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Naarm-based designer Corin Corcoran turns trash into treasure with her recycled pieces

Photography by Rebecca Marian Irene

Words by Kate Streader

“I started sewing and designing clothes as a kid. We didn’t grow up with much, so upcycling and transforming clothing has always been a big part of my life.”

Corin Corcoran has been designing clothing for much of her life, having learnt to sew and upcycle clothing in her childhood out of necessity. She called on those skills again later in life when seeking an outlet for her mental health struggles and found catharsis in transforming damaged pieces of clothing into beautiful designs.

After earning an audience through showcasing her designs in DIY photoshoots, Corin launched her eponymous label and moved to Naarm to immerse herself in the city’s fashion scene.


Discover more up-and-coming local designers in our Fashion section. 


Her handmade designs continue to recycle clothing that would otherwise be discarded into new pieces. Her work has a gothic-meets-romantic aesthetic – think structural corsets and dresses that look as though they’ve been plucked from the Renaissance, albeit a bit rougher around the edges.

Tell us about you. What’s your fashion background?

 

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I’m Corin Corcoran, a proud Weilwan woman based in Naarm. I’m a self-taught sewer, I started sewing and designing clothes as a kid. We didn’t grow up with much, so upcycling and transforming clothing has always been a big part of my life.

How did the label get started? Talk us through the process and the challenges. 

The brand started on my loungeroom floor in a sharehouse in Newcastle when I was 18. I was struggling with my mental health and needed an outlet. I went back to my roots of cutting up old clothes I owned and transforming them into something new, I started doing photoshoots with my housemates and my iPhone camera and people seemed to enjoy what I was doing.

I quickly realised moving to Naarm would be beneficial for me and my career, which is when I started experimenting more with different materials and concept-based work.

 

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What were you trying to achieve from the project at the time? How has this evolved and what are you trying to communicate through the brand now? 

In the beginning, I was a broke artist wanting to do something new. I think needing an outlet and dealing with trauma in my life, I was subconsciously taking clothing items that were used and no longer wanted, finding the beauty in them and transforming them into something new.

[That] helped me to deal with my own traumas, transformation and view of myself – being able to appreciate the damage of these items, and myself, and find the worth in them. That has now become the main concept of my work and what I am trying to achieve.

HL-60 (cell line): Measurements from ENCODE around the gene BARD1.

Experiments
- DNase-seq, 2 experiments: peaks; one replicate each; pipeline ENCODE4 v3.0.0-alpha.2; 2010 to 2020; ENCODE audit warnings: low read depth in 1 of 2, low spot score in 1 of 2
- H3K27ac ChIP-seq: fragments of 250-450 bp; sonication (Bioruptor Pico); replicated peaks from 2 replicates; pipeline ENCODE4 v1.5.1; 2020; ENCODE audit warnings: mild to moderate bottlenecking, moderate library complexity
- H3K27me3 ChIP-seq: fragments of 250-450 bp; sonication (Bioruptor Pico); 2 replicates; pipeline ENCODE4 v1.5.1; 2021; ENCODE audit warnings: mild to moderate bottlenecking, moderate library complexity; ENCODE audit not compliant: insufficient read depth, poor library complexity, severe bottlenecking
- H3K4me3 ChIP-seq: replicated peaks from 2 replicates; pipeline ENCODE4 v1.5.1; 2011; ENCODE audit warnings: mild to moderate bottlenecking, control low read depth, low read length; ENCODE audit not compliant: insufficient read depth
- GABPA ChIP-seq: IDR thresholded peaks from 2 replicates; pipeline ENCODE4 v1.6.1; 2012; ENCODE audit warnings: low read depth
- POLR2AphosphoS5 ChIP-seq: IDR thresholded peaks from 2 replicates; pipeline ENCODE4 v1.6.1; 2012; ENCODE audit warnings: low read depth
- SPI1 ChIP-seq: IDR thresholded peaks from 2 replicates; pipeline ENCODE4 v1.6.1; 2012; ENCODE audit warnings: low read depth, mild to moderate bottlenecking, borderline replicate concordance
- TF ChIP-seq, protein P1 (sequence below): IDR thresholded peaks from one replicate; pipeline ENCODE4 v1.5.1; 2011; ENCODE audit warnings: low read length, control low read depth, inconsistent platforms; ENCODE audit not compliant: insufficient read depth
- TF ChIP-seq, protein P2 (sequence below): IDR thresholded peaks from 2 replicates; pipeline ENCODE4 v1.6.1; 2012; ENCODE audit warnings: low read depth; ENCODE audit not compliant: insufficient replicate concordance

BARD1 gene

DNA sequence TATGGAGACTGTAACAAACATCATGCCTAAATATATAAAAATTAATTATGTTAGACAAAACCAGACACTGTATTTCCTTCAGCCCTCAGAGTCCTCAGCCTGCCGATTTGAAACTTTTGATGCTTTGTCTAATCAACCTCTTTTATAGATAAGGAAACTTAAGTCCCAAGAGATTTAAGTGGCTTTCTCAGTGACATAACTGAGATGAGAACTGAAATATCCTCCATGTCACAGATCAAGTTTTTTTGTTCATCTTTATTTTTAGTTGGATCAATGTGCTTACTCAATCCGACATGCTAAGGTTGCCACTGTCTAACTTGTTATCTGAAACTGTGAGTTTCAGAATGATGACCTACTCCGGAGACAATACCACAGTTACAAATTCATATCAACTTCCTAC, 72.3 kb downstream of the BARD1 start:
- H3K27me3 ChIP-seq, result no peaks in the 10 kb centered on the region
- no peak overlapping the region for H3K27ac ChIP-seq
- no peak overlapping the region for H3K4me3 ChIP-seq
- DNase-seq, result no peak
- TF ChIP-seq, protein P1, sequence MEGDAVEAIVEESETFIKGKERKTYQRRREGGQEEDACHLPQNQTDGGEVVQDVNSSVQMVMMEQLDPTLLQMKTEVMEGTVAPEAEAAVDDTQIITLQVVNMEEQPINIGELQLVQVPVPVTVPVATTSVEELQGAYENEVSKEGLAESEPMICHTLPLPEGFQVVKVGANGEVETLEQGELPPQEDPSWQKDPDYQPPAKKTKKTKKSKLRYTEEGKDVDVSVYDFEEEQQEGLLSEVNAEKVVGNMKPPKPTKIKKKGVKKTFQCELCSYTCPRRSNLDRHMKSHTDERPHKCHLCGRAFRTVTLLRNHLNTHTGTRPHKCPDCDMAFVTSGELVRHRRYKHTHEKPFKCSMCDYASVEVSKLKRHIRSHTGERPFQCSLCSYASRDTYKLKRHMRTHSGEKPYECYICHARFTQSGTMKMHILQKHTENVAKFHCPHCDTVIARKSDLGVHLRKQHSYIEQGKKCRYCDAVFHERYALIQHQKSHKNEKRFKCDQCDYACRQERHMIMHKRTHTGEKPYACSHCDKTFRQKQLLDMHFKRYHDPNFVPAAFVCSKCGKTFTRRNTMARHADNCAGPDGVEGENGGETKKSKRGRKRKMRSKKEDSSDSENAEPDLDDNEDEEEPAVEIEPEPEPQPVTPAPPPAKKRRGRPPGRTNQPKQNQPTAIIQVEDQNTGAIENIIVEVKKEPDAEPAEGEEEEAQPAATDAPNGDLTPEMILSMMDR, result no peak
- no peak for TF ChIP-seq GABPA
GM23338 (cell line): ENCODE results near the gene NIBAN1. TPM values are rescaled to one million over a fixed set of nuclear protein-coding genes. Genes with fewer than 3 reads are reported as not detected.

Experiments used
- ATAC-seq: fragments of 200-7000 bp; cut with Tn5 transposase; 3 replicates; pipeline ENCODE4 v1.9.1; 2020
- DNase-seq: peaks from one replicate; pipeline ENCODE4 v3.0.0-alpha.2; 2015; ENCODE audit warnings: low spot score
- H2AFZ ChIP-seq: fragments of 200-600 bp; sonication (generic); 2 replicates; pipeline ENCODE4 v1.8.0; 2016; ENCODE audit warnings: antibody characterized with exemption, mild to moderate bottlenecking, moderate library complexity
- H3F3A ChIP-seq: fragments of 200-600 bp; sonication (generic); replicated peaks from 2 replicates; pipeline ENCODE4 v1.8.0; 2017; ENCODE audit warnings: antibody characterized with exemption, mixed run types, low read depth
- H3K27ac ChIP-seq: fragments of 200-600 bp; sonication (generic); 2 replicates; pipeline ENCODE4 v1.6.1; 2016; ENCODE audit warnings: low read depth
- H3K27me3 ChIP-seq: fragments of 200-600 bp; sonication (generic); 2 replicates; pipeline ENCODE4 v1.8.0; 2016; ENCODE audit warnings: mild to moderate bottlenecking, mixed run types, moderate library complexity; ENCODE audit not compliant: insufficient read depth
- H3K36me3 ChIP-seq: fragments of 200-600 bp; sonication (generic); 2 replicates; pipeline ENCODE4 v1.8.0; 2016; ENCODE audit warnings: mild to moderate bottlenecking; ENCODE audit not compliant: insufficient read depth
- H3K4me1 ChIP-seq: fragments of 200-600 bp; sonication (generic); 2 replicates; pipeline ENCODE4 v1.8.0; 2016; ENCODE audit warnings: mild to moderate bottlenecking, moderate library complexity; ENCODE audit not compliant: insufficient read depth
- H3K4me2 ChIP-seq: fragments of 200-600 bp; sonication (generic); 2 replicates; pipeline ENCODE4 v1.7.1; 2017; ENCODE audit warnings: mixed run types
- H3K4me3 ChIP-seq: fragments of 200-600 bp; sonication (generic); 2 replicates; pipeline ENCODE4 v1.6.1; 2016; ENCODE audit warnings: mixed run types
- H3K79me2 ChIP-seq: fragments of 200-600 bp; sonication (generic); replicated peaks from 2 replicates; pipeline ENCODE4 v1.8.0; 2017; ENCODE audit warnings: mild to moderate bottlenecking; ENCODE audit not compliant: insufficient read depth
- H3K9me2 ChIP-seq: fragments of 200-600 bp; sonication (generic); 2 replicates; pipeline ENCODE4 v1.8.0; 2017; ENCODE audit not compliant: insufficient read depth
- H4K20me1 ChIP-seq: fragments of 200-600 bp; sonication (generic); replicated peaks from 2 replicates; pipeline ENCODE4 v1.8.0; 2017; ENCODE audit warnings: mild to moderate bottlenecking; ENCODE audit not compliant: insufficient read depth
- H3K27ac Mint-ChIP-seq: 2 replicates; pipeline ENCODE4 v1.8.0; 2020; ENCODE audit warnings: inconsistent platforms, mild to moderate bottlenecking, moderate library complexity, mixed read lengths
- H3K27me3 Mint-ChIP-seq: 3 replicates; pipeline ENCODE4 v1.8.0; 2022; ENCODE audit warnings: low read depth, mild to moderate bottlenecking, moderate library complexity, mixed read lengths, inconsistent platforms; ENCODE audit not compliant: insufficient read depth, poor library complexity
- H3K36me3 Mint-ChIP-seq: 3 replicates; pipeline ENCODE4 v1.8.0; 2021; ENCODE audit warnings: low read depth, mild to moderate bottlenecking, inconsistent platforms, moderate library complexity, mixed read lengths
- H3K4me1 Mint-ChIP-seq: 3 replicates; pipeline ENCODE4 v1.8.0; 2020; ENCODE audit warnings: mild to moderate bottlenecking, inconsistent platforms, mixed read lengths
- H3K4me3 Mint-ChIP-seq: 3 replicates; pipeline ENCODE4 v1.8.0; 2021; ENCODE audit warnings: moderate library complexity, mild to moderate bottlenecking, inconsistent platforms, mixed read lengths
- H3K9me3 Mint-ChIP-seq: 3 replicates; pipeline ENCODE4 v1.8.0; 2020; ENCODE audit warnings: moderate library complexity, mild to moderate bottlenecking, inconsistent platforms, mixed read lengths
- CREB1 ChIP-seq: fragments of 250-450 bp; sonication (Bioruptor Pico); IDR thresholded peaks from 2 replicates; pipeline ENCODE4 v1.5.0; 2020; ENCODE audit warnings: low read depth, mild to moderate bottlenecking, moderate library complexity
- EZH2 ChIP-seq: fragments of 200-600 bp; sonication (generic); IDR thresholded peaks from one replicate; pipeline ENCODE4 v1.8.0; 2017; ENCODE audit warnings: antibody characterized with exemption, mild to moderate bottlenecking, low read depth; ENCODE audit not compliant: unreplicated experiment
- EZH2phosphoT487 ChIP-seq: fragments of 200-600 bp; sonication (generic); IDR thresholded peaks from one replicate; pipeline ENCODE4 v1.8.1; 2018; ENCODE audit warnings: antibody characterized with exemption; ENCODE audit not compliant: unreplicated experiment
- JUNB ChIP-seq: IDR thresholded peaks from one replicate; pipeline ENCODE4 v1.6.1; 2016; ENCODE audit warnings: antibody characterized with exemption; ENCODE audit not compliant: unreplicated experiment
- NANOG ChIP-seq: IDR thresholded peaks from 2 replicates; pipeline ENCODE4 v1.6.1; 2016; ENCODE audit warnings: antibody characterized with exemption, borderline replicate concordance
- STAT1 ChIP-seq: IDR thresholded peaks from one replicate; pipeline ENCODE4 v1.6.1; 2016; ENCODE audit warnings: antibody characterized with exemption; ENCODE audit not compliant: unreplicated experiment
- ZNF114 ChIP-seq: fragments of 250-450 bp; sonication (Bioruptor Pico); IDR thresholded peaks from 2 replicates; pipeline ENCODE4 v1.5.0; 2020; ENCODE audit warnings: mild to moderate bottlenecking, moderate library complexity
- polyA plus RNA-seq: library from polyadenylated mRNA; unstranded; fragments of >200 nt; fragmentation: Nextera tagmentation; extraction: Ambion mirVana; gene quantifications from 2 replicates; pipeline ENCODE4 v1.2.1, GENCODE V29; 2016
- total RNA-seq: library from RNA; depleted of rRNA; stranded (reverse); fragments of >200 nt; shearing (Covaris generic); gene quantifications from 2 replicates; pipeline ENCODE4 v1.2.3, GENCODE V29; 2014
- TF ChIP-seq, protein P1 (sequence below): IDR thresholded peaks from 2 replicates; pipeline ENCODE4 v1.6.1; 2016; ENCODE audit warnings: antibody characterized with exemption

How would you describe Corcoran Corin to someone who’s never seen it before?

A slow fashion brand/journey of appreciating form and growth at the root of what it is.

Where did the name come from?

I’ve always been self-conscious about my birth name (Corin Corcoran) and wanted to change it. But I realised it’s what I’ve grown into and to not be ashamed of it, which felt like the perfect summary of my brand because it is so personal.

What are you most proud of in your work on your label? 

 

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I’m shocked I was able to achieve everything I’ve done so far. Growing up with dyscalculia and learning disabilities, I never thought I would be able to make clothing because I struggle with basic skills. But working around that, moving to a new city to create my work, being a part of Fashion Week, and even being hired as a designer, I know that my younger self would be shocked and very proud of what I have achieved.

What do you wish you knew when you started? 

I wish I knew how exploitative the industry and big businesses are before I started and had the confidence to do something about it and be my own boss in the beginning. I also wish I knew the worth of myself and what I was making.

Who do you think is most exciting in Australian fashion right now? 

All the mob/blakfellas and brands being vulnerable and talking about confronting topics in an industry that is known for ignoring it, the amount of shows highlighting First Nations design, and people learning so much through that, seeing where it’s going to take us in fashion excites me the most.

What about the Australian fashion industry needs to change?

 

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Normalising conversations around where clothing is coming from and ethical choices. Normalising First Nations design in the mainstream and including it in all shows and shoots, all year round.

Dream Australian collaborators? 

I would love to collab with Haus of Dizzy, Thottie Spice and Rowland Vision.

Who is in your wardrobe right now? 

I’m big on collecting items. At the moment I’m really into John Fluevogs shoes, Fidan Novruzova and vintage pieces that I can get my hands on paired with my Clothing the Gaps statement tees

How can we buy one of your pieces?

 

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I currently have one-off pieces made from cherished items online at Studio Fear. I also do customs and work through my direct messages!

Anything else to add? 

Always was, always will be Aboriginal Land.

See more of Corin Corcoran’s work here

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